The Great Halifax, Nova Scotia Explosion of 1917
By William F. Hanna
At a little before 9 o’clock on the morning of December 6, 1917, two big ships collided in a section of the Halifax, Nova Scotia harbor known as the Narrows. The Imo was a Belgian relief ship outbound for Europe and the Western Front, while the Mont-Blanc, a French cargo ship, was inbound toward an anchorage in the harbor. The collision caused some of the barrels on the deck of the Mont-Blanc to rupture, and the liquid spilling out quickly caught fire.
In smoky distress near the narrowest point in Halifax Harbor, the burning Mont- Blanc immediately attracted the attention of hundreds of people who ran to the vicinity of the waterfront. Deckhands on other vessels crowded the rails as thick black smoke billowed from the ship, while on shore, men and women going to work jockeyed with tardy schoolchildren for the best places to watch the show. Fire apparatus, sirens wailing, headed for the closest pier on the waterfront as the burning ship drifted toward it.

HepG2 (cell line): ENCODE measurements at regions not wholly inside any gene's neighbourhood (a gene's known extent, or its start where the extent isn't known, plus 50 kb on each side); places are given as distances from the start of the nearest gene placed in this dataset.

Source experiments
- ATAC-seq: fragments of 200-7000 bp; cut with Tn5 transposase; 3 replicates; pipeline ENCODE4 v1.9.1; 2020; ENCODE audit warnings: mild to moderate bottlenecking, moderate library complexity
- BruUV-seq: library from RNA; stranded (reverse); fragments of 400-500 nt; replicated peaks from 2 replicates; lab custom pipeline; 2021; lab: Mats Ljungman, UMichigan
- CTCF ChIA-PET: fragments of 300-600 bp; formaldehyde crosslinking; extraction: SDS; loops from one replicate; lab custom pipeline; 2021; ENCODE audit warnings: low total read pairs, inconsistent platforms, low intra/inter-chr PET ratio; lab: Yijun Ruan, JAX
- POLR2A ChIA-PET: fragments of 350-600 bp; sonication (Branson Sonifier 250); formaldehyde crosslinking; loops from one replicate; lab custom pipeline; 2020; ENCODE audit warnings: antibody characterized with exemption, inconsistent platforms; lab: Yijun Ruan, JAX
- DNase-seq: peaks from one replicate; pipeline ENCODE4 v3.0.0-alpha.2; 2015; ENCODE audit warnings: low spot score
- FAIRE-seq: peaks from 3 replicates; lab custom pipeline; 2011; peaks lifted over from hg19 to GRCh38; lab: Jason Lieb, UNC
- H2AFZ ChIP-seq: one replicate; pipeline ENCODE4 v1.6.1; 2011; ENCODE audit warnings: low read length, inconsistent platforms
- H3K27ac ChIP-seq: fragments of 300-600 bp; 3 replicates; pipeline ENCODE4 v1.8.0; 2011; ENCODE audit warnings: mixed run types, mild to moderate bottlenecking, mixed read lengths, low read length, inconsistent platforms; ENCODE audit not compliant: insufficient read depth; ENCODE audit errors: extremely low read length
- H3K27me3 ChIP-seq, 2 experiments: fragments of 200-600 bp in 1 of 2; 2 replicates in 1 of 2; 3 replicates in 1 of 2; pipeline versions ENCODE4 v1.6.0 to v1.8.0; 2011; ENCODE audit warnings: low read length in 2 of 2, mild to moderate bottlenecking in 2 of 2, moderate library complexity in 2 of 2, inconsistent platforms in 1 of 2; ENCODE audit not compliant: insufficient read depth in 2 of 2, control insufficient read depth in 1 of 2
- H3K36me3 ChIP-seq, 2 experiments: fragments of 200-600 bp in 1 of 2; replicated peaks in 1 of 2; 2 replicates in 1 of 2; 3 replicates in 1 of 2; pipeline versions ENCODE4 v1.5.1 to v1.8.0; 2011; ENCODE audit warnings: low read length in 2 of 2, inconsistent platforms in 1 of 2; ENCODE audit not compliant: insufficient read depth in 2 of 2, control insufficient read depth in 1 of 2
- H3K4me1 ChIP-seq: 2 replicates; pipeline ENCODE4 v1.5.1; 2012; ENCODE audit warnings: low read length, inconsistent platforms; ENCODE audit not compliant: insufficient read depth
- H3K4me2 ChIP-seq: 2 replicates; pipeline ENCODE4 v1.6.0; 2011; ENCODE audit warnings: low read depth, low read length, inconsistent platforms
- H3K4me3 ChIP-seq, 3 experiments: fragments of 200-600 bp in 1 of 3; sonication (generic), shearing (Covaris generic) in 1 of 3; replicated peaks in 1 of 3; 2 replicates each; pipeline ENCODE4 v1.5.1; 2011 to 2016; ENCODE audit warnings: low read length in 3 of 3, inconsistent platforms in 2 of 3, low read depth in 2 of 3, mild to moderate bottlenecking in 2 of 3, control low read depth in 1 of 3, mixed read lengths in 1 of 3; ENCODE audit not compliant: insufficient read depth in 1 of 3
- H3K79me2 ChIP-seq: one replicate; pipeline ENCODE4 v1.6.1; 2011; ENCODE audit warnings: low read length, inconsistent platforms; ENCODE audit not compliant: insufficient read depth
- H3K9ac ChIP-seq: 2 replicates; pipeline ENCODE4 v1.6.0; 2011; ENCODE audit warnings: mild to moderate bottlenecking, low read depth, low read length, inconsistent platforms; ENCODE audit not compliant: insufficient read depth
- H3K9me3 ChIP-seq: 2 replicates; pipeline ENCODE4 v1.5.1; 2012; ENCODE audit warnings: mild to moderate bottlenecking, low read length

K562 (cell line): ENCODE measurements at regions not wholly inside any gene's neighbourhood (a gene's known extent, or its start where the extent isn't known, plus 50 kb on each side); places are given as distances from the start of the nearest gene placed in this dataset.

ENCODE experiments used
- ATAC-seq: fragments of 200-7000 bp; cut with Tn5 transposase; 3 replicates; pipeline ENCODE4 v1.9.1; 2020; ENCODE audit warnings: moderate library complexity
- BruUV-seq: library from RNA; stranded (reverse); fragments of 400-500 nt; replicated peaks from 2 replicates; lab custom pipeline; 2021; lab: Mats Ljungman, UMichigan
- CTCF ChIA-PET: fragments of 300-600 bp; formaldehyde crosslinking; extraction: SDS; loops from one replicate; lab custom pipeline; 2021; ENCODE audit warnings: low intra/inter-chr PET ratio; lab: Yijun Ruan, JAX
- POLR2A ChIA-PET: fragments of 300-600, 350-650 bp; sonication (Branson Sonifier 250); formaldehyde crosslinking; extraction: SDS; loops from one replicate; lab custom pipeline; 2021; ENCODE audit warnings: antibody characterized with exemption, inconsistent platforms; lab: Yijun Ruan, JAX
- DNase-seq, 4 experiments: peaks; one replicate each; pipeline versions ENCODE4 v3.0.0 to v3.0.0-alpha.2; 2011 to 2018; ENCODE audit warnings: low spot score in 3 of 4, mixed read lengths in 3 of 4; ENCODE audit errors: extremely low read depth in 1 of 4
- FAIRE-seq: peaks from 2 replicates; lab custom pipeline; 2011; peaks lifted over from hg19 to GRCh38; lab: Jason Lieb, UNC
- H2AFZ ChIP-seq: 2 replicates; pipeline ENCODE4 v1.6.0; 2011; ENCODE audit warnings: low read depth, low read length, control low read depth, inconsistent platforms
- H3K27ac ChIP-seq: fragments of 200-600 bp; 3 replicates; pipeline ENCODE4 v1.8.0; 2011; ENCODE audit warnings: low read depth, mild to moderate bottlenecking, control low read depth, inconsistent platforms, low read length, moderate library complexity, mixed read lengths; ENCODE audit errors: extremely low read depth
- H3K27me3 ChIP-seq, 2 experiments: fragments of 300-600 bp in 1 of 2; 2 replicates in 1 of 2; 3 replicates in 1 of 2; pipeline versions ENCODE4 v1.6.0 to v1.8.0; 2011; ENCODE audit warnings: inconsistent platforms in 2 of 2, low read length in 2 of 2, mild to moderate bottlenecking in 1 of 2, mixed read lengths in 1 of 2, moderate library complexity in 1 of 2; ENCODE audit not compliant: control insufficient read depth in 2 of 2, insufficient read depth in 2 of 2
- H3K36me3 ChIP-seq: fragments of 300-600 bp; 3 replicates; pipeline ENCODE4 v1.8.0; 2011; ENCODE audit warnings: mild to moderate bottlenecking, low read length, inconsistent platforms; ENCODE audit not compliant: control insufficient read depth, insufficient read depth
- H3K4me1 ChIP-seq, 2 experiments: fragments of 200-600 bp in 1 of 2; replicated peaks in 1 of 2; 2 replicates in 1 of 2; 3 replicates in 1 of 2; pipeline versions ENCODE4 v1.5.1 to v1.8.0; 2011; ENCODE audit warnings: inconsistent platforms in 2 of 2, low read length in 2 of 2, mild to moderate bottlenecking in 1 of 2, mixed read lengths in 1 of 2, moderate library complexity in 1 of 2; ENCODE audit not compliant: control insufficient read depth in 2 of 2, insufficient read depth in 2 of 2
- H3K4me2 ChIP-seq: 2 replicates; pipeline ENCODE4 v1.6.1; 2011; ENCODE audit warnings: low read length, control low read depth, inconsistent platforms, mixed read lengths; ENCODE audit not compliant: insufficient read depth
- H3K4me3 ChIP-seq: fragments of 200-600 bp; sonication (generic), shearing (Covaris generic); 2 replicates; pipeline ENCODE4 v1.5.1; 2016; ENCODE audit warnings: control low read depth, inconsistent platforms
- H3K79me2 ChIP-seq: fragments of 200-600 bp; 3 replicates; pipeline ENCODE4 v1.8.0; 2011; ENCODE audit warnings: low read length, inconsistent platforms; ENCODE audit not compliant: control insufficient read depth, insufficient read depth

Onlookers may have found it curious that instead of fighting the fire, the crew, including the Mont-Blanc’s captain, quickly abandoned ship and rowed desperately away. In fact, however, this made perfect sense because they knew what almost no one else did: Below decks the Mont-Blanc was carrying 6,000 tons of high explosives. An earlier policy of requiring munitions ships to fly a red warning flag had been deemed too risky in light of the threat posed by German submarines, so the practice had been discontinued.